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Postage to rise- Direct Mail Still Viable February 16, 2011

Posted by Jack Macholl in Communications, Marketing, Marketing Planning, ROI.
Tags: , ,

Of interest to marketers is a proposed inflation covering price increase  of 0.8% by the U.S. Postal Service to take hold in April 2011.

With that in mind this is great time to look at your database and do some list cleansing or consolidation of recipients, particularly for those of you mailing catalogs, newsletters and other informational items. “Householding” or sending one copy of a newsletter for example  to a given address can create numerous efficiencies beyond postage.

Although I read many articles and hear podcasts that predict the death of direct mail as we know it, direct mail spending is predicted to grow by 5.8% this year (source DM News). I still like this medium as it allows you to place a customized communication with relevant offer in front of your most desirable prospects. As a retention tactic, direct mail allows you to connect database and list overlay intelligence, securing cross sell or repeat purchases from those already doing business with your firm.

What percentage of your budget is earmarked for direct mail in 2011?  I’d welcome your observations and thoughts on making this time-tested medium even more efficient.

What is your direct mail ROI?



1. Direct mail volume set to see modest growth, remain viable marketing channel |                                        | PrintMediaCentr.com - May 2, 2011

[…] Postage to rise- Direct Mail Still Viable (jackmacholl.wordpress.com) […]

2. Mark Ryan - February 18, 2011


I have designed, managed, and sold direct marketing campaigns for over 11 years. The bulk of my work has been centered around direct mail and creating profitable lists for small and medium sized companies. What I have always tried to teach people, in every industry, is the value of creating an “ideal customer” or the “perfect profile”. From experience, I have seen that every client/company I work with can dissect their client base and pull out key identifiers that are unique to that pool of customers.

Larger companies, with considerable resources are able to efficiently identify these patterns between customers and ‘hyper-target’ them. They are able to drive strong returns to their marketing campaigns because they know how to reduce the size of their audience and only hit the best possible prospects who not only meet all of their demographic criteria but also, by reducing their audience size, they reduce their campaigns cost. In short, costs go way down, and returns go way up.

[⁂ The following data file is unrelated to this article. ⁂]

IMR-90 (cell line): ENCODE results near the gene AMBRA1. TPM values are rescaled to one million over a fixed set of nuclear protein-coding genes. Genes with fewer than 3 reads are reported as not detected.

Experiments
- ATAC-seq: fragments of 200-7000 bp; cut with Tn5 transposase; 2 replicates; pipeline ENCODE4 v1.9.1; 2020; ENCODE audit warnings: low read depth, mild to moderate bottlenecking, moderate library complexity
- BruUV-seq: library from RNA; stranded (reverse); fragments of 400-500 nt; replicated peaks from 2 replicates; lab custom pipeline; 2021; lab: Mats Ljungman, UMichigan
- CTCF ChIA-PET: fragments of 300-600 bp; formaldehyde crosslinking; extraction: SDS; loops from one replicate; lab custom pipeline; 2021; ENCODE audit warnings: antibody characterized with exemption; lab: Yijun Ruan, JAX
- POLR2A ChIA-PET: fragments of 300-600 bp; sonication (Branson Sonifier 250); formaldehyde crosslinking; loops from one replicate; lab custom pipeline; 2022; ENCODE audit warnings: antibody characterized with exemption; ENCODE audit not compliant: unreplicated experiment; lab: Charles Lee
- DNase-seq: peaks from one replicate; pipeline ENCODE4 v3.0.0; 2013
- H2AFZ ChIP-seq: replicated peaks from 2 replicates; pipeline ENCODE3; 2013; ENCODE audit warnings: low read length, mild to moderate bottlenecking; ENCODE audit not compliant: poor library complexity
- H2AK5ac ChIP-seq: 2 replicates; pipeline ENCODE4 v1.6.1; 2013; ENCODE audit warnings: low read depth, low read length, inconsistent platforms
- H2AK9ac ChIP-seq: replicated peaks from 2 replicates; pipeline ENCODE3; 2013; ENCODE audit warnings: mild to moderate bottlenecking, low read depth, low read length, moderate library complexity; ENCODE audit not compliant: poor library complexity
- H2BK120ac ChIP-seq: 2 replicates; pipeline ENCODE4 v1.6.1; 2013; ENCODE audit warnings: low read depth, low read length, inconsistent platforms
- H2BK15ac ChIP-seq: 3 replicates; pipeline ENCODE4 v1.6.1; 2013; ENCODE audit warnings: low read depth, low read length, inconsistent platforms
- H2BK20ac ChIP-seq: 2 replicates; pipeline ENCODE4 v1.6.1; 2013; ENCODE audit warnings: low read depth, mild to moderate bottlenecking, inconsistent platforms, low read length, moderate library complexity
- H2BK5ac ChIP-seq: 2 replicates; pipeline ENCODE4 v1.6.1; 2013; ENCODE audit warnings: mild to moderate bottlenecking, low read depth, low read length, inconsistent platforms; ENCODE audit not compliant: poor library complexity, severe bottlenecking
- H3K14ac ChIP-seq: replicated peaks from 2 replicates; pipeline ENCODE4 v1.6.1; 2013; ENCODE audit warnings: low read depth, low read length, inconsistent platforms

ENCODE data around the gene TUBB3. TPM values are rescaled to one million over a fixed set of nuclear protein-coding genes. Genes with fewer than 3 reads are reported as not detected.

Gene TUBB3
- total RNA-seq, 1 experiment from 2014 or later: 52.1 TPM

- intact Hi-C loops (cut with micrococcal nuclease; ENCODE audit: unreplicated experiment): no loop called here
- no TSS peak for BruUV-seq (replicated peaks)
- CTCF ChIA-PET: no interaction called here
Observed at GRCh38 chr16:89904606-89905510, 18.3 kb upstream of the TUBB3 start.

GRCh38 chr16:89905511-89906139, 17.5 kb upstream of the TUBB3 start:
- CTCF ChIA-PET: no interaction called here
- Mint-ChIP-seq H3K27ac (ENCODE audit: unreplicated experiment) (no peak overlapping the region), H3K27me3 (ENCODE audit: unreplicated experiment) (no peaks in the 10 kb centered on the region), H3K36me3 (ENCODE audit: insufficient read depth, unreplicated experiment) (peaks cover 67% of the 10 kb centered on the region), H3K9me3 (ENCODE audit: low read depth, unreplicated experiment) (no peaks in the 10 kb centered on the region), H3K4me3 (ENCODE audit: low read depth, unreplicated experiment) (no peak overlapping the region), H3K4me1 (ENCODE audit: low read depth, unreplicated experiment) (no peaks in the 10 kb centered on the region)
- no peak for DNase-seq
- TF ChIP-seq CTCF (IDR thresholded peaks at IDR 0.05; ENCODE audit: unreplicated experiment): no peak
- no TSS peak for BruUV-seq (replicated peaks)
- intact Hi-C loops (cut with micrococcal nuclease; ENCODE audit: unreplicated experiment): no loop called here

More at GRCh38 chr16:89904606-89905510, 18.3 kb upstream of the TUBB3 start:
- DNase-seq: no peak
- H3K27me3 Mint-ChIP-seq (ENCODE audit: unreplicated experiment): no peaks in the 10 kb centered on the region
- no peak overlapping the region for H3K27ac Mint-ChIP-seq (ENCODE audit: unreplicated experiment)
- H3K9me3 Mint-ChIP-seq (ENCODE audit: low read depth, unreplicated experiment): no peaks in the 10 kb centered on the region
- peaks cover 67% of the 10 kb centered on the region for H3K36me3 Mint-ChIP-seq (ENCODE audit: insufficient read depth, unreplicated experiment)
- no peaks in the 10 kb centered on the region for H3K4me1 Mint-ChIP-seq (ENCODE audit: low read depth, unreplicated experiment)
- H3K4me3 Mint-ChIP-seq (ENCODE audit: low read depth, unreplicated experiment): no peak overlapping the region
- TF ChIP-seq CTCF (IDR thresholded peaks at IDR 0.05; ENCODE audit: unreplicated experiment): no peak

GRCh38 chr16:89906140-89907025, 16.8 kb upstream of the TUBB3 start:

The model and method for this approach is not terribly complicated. It just requires a little bit of study and practice. It is for these simple reasons that most small to medium sized businesses have such a difficult time marketing themselves effectively. Simply by knowing HOW to determine what your customer profile is will make a HUGE difference to ‘the little guy’ out there.

The issue I run into most often is the little guy does not know as much as he/she thinks they know about who is buying from them. Whether it is a question of where those customers live, how much money they make, what their interests or buying patterns are, smaller businesses tend to be in the dark on a great deal of that info. Or worse, they guess! And their marketing campaign either doesn’t work or produces lackluster results.


Mark Ryan

Jack Macholl - February 19, 2011

Mark, thank you for this well written post. Yes, the very small businesses I see often run on “gut instinct” or intuition- but even that is flawed. An investment in a simple contact software like ACT would allow smaller companies to grasp at least the basics and have some form of an organized contact system.

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